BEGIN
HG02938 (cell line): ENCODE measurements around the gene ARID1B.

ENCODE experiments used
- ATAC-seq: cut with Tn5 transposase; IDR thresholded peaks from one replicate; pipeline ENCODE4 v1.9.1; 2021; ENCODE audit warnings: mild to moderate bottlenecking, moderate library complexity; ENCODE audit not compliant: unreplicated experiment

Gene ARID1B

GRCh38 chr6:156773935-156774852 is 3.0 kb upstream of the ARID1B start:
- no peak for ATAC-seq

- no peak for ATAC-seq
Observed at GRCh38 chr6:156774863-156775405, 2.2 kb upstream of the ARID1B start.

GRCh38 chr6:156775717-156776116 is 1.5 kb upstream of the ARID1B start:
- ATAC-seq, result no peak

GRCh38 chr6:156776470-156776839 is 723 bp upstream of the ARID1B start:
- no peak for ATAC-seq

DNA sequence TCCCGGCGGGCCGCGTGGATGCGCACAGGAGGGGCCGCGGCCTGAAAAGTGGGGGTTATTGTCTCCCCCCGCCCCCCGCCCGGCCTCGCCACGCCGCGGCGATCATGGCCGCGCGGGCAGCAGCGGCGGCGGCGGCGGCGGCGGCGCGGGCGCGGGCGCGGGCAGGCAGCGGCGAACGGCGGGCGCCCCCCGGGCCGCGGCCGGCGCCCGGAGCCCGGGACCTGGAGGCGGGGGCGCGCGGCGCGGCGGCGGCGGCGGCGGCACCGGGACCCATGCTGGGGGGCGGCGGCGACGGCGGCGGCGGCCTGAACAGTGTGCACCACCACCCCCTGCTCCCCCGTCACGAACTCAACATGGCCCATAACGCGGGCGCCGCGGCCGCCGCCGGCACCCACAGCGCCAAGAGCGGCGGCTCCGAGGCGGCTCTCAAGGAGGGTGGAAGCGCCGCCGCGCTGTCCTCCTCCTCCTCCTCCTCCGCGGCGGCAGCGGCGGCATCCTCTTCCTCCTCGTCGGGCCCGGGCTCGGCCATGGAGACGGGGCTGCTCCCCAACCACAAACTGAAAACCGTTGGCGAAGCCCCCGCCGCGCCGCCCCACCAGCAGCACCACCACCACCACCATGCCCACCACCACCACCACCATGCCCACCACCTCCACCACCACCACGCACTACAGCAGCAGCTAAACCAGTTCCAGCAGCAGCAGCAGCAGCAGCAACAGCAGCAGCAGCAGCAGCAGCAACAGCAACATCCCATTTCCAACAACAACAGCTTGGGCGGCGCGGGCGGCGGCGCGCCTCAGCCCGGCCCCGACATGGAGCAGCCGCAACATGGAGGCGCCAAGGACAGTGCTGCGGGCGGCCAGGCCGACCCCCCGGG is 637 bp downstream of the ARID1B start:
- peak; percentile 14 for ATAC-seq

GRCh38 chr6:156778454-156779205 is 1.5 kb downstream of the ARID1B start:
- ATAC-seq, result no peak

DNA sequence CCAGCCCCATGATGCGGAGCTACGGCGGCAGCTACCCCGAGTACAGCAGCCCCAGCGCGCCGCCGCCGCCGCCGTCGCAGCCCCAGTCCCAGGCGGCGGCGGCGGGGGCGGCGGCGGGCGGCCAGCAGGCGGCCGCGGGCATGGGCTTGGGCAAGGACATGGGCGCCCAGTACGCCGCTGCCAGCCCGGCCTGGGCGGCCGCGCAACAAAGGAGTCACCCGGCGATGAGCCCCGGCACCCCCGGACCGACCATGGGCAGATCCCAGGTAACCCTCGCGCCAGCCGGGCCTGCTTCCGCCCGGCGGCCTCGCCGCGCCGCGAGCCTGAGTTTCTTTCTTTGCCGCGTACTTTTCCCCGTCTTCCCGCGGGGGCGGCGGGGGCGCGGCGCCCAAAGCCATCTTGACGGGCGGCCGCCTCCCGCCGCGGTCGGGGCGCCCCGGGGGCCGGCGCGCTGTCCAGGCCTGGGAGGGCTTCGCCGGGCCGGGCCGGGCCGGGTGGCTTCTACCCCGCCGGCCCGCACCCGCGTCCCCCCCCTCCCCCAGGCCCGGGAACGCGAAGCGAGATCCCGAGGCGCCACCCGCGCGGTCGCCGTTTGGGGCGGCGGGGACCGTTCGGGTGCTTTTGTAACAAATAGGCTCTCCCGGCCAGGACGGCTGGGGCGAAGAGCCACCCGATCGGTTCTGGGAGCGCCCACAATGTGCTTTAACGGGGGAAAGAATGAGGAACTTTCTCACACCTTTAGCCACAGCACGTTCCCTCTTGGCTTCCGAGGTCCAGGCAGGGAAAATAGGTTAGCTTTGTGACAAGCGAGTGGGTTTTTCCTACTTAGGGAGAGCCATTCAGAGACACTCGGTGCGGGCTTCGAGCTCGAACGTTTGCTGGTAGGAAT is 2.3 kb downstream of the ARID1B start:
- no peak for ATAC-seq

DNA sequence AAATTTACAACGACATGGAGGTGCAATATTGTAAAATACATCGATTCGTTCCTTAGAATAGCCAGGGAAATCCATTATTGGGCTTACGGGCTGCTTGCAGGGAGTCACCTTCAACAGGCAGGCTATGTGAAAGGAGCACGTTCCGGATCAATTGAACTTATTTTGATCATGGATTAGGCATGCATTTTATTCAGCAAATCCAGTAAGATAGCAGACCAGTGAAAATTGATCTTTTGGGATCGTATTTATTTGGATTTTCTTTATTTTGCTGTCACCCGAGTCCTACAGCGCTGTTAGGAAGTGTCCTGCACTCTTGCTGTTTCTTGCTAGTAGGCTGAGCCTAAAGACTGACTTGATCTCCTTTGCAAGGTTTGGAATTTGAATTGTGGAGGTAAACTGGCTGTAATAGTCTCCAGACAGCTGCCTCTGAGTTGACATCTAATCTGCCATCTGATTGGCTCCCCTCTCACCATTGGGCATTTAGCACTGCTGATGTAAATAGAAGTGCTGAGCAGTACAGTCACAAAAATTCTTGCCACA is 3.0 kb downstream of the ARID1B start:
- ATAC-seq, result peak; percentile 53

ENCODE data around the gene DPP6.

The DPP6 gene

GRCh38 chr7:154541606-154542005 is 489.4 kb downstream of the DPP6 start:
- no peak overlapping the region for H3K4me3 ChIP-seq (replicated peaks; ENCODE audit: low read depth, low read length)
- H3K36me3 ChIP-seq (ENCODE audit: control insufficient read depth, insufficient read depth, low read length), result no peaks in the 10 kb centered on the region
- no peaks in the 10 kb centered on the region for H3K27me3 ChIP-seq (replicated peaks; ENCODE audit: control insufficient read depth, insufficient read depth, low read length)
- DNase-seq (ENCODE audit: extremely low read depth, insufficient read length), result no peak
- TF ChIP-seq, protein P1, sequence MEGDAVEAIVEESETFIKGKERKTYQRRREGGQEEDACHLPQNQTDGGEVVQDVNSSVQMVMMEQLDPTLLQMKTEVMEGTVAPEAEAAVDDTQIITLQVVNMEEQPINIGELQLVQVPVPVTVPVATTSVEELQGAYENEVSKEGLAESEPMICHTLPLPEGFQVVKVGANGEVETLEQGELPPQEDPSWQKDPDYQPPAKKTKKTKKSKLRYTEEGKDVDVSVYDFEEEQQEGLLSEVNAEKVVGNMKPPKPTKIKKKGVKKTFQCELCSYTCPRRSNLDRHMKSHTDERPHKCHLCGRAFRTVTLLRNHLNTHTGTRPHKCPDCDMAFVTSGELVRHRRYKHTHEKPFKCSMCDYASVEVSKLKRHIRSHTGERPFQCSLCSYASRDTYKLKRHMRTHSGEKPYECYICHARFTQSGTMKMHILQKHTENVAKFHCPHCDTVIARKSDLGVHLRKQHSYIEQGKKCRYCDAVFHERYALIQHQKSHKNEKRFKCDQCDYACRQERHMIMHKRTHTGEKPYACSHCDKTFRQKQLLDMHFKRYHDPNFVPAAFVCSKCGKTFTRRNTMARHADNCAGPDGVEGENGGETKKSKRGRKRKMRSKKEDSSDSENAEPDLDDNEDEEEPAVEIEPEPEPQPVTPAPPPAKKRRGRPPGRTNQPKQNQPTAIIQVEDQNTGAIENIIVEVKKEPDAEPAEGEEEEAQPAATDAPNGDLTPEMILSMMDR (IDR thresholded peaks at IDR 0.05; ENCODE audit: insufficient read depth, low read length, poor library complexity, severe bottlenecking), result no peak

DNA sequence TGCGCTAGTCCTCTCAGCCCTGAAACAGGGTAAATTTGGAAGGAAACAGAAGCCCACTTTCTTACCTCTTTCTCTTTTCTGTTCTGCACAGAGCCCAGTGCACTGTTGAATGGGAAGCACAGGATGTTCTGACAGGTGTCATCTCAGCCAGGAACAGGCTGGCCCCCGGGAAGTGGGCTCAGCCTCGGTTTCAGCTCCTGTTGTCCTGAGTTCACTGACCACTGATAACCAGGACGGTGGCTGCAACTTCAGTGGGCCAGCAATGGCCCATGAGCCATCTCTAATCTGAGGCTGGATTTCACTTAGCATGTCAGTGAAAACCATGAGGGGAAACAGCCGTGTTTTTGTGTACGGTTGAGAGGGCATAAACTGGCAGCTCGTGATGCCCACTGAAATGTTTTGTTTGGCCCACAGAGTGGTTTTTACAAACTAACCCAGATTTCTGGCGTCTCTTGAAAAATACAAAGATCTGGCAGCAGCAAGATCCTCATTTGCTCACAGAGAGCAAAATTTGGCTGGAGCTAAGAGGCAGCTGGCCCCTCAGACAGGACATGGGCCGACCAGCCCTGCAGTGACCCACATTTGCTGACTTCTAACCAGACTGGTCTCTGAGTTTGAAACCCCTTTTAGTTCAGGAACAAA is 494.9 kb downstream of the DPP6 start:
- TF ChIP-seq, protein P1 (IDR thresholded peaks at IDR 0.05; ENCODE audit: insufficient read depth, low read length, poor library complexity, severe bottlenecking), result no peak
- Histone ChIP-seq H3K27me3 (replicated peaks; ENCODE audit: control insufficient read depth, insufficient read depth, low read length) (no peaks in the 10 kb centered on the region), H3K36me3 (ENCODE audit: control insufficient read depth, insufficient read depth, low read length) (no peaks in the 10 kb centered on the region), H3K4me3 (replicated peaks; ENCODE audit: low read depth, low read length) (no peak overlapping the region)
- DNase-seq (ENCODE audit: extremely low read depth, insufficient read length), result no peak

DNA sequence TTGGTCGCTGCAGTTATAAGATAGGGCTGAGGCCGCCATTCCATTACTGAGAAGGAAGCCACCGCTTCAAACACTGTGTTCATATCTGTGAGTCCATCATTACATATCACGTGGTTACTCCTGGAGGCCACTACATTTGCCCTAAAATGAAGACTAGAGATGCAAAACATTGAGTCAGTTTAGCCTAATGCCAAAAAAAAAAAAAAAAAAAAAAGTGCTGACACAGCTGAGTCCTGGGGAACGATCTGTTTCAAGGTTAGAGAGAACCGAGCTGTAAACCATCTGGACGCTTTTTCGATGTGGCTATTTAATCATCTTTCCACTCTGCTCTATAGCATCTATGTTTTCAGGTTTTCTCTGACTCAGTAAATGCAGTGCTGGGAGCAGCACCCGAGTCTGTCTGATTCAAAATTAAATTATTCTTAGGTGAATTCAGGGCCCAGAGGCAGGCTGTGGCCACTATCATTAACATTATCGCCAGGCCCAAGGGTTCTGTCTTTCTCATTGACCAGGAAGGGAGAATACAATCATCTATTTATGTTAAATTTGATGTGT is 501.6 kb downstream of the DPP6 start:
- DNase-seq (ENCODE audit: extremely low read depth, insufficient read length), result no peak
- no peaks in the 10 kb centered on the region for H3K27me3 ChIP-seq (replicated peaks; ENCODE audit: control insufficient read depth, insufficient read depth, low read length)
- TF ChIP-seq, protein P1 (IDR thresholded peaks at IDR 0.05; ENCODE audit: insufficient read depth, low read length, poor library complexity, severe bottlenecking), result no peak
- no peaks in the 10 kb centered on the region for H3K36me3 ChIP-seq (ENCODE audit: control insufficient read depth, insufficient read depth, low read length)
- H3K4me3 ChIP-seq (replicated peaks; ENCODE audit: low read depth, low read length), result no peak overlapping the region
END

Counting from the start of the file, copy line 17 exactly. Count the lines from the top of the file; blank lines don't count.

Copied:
DNA sequence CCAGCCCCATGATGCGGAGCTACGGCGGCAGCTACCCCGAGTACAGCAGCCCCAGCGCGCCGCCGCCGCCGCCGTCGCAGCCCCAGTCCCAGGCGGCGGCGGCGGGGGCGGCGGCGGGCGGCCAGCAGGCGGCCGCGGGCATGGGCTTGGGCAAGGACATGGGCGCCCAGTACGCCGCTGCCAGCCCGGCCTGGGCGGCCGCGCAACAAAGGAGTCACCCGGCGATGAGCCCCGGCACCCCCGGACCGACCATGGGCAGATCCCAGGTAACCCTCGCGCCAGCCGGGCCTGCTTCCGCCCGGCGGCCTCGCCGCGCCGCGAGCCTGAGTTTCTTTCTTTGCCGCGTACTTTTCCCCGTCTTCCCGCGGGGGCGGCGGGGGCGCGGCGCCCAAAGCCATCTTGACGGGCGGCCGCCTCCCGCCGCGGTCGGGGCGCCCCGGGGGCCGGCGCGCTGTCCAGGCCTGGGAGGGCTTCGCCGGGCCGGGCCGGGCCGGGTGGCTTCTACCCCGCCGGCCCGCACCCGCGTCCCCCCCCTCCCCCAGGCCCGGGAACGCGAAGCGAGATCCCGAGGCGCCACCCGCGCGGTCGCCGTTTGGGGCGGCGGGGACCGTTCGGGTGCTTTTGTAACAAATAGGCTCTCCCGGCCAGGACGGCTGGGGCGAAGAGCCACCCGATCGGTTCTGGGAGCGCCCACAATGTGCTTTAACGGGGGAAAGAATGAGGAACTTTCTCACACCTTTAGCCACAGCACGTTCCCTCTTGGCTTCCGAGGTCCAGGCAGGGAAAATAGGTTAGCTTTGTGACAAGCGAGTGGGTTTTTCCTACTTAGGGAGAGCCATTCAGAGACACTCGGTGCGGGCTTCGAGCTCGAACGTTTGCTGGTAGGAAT is 2.3 kb downstream of the ARID1B start: